"We're making progress on it. The staff really just got finalized last week," Hortiz said. "It's kind of a cross between installing the offense and installing the defense, while evaluating the players.

"That's natural because you're figuring out which players fit what we're going to do and how they're going to fit — and that's players on our roster, players in free agency," Hortiz added. "Kind of mixing it all together from a pro perspective."

One player Hortiz did mention by name was Herbert, who is set to enter his fifth season in the league.

"That's a unique opportunity for a first-time GM, I think — especially for a first time GM at a new organization, right? You may become one at your existing place, elevated into the role, but to be able to walk in and have Justin Herbert," Hortiz said.

"To have Justin, it's really cool and it's a great opportunity," Hortiz later added. "It's very unique. You don't get those chances right off the bat and that's what made this place such a special opportunity for me."

The Chargers Impact Fund hosted a special Bolts Book Club event in celebration of Black History Month, in a continued effort to bring provide the youth in our community with an opportunity to promote literacy skill development and foster an affinity for the arts. Over 40 youth athletes from the Snoop Youth Football League visited the home of the Los Angeles Chargers, SoFi Stadium, to join former All-Pro special teamer and Chargers Legend Kassim Osgood for a read-along session of Pigskins to Paintbrushes: The Story of Football-Playing Artist Ernie Barnes, who also holds the title of former Chargers offensive lineman. The group also toured the acclaimed Kinsey African American Art and History Collection exhibit at SoFi Stadium, which itself features artwork crafted by Barnes.

At the conclusion of the event, the Los Angeles Chargers and the Chargers Impact Fund gifted each the 40-plus youth athletes an Amazon Kindle, enhancing the accessibility of literature as the students continue on their reading journeys, providing books and learning enhancement materials at their fingertips. Since the inception of the Bolts Book Club in 2020, the Chargers have donated over 12,000 books to youth throughout Southern California, inspiring literary development for our next generation.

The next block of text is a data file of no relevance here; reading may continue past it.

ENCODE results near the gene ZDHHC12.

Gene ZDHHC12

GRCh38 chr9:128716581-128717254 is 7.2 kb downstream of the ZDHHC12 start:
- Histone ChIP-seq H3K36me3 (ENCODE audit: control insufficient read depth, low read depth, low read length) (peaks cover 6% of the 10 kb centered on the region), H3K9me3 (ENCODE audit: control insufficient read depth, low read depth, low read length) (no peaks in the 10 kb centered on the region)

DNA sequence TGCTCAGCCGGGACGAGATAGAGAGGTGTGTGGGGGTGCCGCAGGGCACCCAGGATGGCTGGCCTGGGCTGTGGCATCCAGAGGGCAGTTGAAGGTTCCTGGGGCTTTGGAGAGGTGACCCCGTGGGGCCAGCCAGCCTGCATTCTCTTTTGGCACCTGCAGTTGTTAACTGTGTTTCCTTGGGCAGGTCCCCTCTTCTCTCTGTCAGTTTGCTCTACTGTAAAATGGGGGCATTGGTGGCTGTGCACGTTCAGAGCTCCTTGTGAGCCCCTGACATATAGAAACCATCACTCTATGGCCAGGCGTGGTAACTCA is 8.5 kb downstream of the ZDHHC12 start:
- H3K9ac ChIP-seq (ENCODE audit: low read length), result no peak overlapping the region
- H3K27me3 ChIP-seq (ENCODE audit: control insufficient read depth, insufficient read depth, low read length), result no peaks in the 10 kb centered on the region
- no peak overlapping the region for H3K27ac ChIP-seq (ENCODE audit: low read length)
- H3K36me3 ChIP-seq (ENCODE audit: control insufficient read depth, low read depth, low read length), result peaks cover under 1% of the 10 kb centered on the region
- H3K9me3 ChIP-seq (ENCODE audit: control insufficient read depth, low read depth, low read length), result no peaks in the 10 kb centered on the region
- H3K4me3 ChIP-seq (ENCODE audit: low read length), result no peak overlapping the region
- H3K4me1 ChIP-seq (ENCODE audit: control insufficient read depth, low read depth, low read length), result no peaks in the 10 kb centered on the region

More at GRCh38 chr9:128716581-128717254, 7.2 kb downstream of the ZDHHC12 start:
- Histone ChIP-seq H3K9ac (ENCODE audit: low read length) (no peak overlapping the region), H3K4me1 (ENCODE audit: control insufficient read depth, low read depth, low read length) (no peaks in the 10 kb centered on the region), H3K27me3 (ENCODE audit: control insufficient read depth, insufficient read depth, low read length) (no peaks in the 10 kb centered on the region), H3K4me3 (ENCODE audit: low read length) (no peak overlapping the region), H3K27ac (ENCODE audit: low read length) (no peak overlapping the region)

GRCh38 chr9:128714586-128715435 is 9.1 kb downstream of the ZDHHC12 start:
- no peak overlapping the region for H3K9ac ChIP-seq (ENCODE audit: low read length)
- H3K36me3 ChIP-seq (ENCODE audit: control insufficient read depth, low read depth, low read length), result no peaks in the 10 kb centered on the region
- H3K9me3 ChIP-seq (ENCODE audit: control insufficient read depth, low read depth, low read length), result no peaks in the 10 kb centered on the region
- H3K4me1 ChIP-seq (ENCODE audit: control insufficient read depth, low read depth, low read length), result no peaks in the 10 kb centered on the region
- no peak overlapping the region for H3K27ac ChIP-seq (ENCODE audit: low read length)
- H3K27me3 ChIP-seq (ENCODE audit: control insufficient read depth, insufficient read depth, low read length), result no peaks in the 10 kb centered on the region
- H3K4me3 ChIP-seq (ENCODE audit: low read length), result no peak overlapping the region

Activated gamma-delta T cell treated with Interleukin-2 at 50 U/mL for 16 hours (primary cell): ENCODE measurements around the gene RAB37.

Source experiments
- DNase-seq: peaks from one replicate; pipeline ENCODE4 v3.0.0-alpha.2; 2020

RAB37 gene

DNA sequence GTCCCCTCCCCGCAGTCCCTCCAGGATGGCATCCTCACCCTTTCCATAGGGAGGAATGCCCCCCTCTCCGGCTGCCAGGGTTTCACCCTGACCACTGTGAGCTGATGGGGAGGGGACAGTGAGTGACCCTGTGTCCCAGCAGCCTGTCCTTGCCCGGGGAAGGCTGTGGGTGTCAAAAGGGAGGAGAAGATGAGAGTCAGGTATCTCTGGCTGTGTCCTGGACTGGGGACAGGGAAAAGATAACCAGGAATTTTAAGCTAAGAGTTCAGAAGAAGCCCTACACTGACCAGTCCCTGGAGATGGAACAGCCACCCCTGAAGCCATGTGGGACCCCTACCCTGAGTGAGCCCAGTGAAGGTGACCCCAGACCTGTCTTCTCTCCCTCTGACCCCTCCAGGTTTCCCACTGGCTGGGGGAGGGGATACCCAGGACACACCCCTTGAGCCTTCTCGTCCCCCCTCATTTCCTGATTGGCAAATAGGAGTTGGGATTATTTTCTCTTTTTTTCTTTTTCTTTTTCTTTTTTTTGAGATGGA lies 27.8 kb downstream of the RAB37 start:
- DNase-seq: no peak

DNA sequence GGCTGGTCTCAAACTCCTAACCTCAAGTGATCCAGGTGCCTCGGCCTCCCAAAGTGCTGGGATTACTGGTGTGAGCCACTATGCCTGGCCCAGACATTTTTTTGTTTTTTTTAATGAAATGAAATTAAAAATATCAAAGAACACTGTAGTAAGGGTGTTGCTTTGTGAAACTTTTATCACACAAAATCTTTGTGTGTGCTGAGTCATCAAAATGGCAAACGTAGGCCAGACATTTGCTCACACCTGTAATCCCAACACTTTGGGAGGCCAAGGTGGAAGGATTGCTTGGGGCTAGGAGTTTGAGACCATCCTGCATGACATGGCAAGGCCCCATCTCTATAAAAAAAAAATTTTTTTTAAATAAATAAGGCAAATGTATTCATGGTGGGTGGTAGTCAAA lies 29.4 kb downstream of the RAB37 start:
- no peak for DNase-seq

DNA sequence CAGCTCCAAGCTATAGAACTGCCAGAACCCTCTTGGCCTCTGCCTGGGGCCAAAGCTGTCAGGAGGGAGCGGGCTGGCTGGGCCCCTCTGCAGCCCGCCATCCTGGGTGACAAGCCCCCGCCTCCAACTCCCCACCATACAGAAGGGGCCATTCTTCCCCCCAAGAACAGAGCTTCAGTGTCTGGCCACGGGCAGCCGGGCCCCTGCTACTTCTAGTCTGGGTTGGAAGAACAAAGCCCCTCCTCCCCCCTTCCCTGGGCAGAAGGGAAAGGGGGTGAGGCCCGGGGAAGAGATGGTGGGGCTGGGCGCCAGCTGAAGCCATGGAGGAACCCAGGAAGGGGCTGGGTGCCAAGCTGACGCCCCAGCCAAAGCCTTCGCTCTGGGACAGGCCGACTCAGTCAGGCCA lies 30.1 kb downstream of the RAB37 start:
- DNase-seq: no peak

4. Working with Harbaugh

Chargers Head Coach Jim Harbaugh is not scheduled to speak with reporters this week in Indianapolis.

But Hortiz was naturally asked about Harbaugh's early impact on the Chargers.

"He cares, he's a great person and he's competitive," Hortiz said. "He wants to win ball games. It's all about getting better and being the best. I love him. It's been a blast.

"I'm talking about the enthusiasm that he has brought to the building. Every day, I come in in the morning, coming into his office, you feel his energy," Hortiz added. "Our players feel it, our coaching staff feels it. When he walks into the Draft Room when we're in meetings, the scouts feel it. It's exciting, it certainly is."

Hortiz spent the past 26 years in Baltimore, with 16 of those seasons coming with Harbaugh's brother, John, as the head coach.

Hortiz said Baltimore's Harbaugh gave his stamp of approval to Hortiz about his brother.

"I think that being with John for so long, I certainly had gotten to know Jim rather well," Hortiz said. "They're brothers, Jim coming into Baltimore when he was at Stanford and at Michigan, me going to visit him there.

"I think that John believes that we were going to be a great pair, knowing us both. He has told me that," Hortiz added. "He's happy that the two of us are together. I was looking forward to getting started with Jim and it's been awesome."

5. Plenty of new hires

The Bolts front office has some new faces of late — both on the coaching staff and in the front office.

Hortiz said he's been impressed by new and different voices coming together and working toward one goal.

"That's part of the excitement, right? When you sit in there and you have conversations, you learn what a coach likes in a player, what he's familiar with," Hortiz said. "You get ideas, you get different viewpoints of what the player can do.

"It's kind of a learning, growth, exploratory coming together. It's a great mixture. That's what makes it so much fun," Hortiz added. "I've had the opportunity to work with new coaches in the past, when we brought them in in Baltimore, and you get a different perspective. It's awesome. You can learn something from everyone. That's part of the excitement."

Hortiz brought in two experienced voices in Assistant General Manager Chad Alexander and Director of Player Personnel Strategy Corey Krawiec.

Hortiz offered his thoughts on both new hires.

"Chad is a guy that I've known for 25 years," Hortiz said. "I picked him up at the airport in Baltimore and worked with him there. An outstanding evaluator, he has worked in college and pro and kind of seen it all, done at all. Just a guy that I trust, his eyes and his ability to evaluate, and also his leadership. Just a great leader and going to be there to support.

"Corey was an outstanding analyst in Baltimore. He comes up with some really good ideas, has a different way of looking at things than I may look at it, as a scout, so it gives you different perspectives and explores different options," Hortiz added. "Two guys that I'm very excited to have. I'm thankful that the Spanos family helped get it done. It just shows their commitment to getting better and really improving the organization and the team wherever we can improve it."